The reverberations of Mario Draghi ending up in the Palazzo Chigi are falling heavily on the majority that supported the Conte government and, after the implosion of the M5S, are striking at the heart of the PD with the resignation of Zingaretti.
While on the surface his gesture might come like a bolt of lightning from a cloudy sky, the words used by the secretary to justify his stepping down offer the rawest and most eloquent description of what is now the leadership group of the PD. But also of the sidereal distance that separates it from the dramatic and tragic condition of the country, from the popular classes that it should theoretically represent.
Zingaretti doesn’t shy away from the problems, and uses very clear concepts and terms: “daily guerrilla warfare,” “shameful polemics over government seats.” Thus uncovering what lies under the rug of a facade of unanimity. And more: if this “I’m out” is only a tactical move to put his opponents against the wall and to re-launch his candidacy for secretary at the next national assembly, the price of this unveiling is, however, very high.
It is a disheartening spectacle for the poor PD voter, already reduced to the confines of the restricted traffic zone in the center of large cities. And it is especially so at this time, with the Draghi government that has had the effect of rejuvenating the right wing, skilled in playing the government-opposition double game.
And, more generally, it is an objective representation of the shift to the right of the political axis: for having given new wind in the sails to Salvini, Meloni and Berlusconi, as well as for its distinct technocratic nature, making itself the perfect water carrier for those whose politics bends towards fascism.
Beneath the “text” addressed to public opinion, Draghi’s message in the subtext is clear: do you see in what conditions the parties are? Don’t worry, now we are here, the best, most prepared and faithful servants of the state. Of course, adherents of the infamous slogan of being “neither right nor left.”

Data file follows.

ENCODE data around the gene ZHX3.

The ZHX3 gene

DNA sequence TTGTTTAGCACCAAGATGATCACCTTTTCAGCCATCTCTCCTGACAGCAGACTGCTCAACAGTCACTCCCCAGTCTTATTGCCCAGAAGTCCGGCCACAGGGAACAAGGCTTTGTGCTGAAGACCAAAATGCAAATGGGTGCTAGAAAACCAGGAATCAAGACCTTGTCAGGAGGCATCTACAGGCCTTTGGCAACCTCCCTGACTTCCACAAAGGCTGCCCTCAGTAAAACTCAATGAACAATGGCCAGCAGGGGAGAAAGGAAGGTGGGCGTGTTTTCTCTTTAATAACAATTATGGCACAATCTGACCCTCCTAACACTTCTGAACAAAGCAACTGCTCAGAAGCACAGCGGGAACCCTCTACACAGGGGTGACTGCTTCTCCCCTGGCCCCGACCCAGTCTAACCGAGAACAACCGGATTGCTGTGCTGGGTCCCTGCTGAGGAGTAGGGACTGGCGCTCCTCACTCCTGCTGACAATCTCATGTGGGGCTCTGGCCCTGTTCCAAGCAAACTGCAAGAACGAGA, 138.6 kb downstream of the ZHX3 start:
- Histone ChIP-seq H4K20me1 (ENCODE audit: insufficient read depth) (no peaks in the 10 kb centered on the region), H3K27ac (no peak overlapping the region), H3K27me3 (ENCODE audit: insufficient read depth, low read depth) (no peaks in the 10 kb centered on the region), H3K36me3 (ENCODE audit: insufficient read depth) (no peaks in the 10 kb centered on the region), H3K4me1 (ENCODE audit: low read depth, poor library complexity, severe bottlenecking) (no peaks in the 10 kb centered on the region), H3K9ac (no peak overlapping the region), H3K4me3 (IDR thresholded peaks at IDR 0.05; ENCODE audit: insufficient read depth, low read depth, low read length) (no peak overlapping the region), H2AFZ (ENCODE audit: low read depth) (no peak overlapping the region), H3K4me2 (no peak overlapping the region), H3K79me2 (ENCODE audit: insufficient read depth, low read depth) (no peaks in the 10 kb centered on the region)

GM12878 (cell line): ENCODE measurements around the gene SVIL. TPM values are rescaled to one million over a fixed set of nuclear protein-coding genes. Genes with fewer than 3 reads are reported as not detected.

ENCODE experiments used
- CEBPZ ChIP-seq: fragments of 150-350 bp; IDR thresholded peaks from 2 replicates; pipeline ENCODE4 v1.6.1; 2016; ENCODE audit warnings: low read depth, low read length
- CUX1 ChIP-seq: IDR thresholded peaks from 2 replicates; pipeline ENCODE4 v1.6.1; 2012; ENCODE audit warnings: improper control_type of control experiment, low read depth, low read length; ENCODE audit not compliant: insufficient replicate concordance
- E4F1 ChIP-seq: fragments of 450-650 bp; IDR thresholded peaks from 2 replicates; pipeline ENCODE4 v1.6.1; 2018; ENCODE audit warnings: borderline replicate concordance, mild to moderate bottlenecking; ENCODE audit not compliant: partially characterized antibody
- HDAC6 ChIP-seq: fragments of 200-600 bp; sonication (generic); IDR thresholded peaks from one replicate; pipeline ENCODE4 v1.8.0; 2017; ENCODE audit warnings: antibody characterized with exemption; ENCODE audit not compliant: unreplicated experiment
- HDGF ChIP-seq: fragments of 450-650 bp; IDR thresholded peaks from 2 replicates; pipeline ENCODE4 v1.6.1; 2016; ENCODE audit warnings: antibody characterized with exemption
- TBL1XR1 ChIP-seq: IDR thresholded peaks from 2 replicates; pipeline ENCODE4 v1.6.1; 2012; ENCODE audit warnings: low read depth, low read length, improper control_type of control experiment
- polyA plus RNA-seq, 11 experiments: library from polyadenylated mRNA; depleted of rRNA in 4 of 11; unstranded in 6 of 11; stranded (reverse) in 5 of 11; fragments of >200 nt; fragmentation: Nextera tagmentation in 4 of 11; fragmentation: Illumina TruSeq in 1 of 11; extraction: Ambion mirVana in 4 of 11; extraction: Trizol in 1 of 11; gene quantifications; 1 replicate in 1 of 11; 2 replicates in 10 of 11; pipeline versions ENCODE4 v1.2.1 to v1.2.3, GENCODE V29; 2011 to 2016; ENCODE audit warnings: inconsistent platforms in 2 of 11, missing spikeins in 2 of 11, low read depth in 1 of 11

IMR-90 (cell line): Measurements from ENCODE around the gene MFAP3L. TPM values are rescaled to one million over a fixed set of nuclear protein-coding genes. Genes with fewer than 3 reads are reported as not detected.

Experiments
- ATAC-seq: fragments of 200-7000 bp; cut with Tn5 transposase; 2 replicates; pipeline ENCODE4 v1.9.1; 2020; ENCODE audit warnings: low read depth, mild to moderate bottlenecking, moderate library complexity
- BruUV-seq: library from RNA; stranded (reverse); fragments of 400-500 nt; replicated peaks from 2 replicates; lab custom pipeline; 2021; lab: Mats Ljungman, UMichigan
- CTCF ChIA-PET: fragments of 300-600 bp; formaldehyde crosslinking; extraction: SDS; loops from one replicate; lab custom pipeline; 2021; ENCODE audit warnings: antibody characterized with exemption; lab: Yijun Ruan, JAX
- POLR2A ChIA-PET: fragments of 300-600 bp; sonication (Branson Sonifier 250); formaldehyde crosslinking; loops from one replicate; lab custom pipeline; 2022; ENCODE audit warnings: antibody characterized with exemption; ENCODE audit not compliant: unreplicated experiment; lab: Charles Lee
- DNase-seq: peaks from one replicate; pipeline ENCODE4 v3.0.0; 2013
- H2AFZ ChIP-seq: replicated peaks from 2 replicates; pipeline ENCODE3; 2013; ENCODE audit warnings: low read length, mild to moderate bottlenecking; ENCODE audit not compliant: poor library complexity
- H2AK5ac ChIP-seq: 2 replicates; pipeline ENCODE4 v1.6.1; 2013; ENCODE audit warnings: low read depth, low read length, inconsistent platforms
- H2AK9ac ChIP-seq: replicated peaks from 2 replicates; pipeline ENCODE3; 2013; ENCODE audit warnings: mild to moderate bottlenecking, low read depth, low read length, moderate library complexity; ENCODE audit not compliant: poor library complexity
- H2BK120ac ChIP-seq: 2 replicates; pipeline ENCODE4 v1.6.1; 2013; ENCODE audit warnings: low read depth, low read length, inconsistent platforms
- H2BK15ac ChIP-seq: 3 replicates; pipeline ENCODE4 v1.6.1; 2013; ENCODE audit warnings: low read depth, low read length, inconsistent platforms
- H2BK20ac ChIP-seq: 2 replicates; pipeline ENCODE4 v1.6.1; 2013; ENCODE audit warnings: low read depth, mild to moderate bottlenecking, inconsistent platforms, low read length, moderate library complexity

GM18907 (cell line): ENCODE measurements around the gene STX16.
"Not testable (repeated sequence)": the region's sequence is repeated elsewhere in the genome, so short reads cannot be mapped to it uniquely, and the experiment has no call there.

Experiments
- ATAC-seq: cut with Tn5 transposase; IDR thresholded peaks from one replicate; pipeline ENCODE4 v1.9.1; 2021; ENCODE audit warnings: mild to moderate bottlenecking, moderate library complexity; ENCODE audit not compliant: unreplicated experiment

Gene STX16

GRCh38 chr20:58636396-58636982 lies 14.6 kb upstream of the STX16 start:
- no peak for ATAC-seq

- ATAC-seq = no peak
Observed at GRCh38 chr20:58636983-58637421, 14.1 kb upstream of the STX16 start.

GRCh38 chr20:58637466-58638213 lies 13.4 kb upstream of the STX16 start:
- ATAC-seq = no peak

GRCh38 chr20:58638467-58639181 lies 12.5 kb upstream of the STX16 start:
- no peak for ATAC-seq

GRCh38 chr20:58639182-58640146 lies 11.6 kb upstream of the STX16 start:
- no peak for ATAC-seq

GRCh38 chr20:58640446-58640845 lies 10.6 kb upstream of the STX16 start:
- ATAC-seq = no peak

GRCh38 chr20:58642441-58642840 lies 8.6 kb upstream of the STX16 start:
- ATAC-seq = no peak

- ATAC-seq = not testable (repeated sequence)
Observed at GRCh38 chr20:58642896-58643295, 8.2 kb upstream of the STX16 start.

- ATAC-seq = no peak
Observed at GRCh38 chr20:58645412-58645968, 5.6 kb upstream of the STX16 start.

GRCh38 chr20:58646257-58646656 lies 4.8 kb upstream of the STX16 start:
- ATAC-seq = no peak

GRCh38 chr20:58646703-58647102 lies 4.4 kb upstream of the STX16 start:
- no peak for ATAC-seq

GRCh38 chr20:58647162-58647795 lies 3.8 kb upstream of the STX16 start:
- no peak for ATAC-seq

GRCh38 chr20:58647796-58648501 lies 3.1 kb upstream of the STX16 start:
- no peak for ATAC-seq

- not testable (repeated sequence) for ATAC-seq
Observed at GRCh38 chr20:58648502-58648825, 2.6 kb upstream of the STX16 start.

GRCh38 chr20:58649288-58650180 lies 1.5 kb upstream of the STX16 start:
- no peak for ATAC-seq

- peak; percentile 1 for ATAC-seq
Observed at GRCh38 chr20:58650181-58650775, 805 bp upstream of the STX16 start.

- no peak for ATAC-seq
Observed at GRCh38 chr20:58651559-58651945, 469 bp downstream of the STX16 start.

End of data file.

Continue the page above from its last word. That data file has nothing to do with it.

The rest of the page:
The quagmire of the PD is the true fruit of what it has been able to sow in recent years, the product of the long crisis precipitated after the electoral defeat of 2018, when the Democratic Party succeeded in the feat of shrinking down to its lowest point in history.
But Zingaretti’s secretariat, instead of the base for a reconstruction, has functioned as an umbrella under which to shelter from the rubble left behind by Renzi. One of those umbrellas which spins around at every gust of wind: from “never with the M5S” to the government with the Five Stars; from “never into government without elections” to a coalition of national emergency, delivered down to the nation straight from the President’s palace.
It was uncertain, vacillating and immediately crippled by the split set up by Renzi, Riyadh’s favorite politician, who also controlled the parliamentary groups. And, as if that were not enough, grappling with the structural degeneration of currents of local small-time party bosses, a challenge made more difficult by the new entry of Stefano Bonaccini, the Democrat with Lega tendencies who is already angling for the top spot, oblivious to the fact that if there hadn’t been the Sardines to make him win the battle against Salvini, he would now be one of many regional councilors.
Zingaretti did well to resign, albeit in a questionable manner, announcing such an important choice on Facebook.
But perhaps he would have done better to accept the challenge of the Congress by putting the vexed question of the identity of the PD front and center. An identity undermined at the root since its birth, but which clamorously came to the surface with the primaries of 2013, a favor granted to Renzi, and then with the exploit of the European elections of 2014.
On the contrary, having pushed back the reckoning, postponing it until after the local elections, he has given life to the infernal internal struggle, forcing him to defend himself from the unseemly daily guerrilla warfare, which he rightly denounces as “shameful.”
Also because challenging his opponents to a discussion at the Congress would have brought out Renzi’s people, now renamed “reformists,” so—one might speculate—he would have had to fight them with a clear and decisive placement to the left, with consequent fallout on alliances. This would have been an exposed flank of his detractors. Now that the talk of the party’s majoritarian vocation and imaginary bipartisanship is over, it remains unclear what alternative they would put in the field, compared to the majority built with the Conte government.
The fact is that, with the vertical and horizontal disintegration of the M5S and the clash at the top of the PD, we can say with good reason that there is great disorder on the center-left, and the situation is not great.
Not at all.
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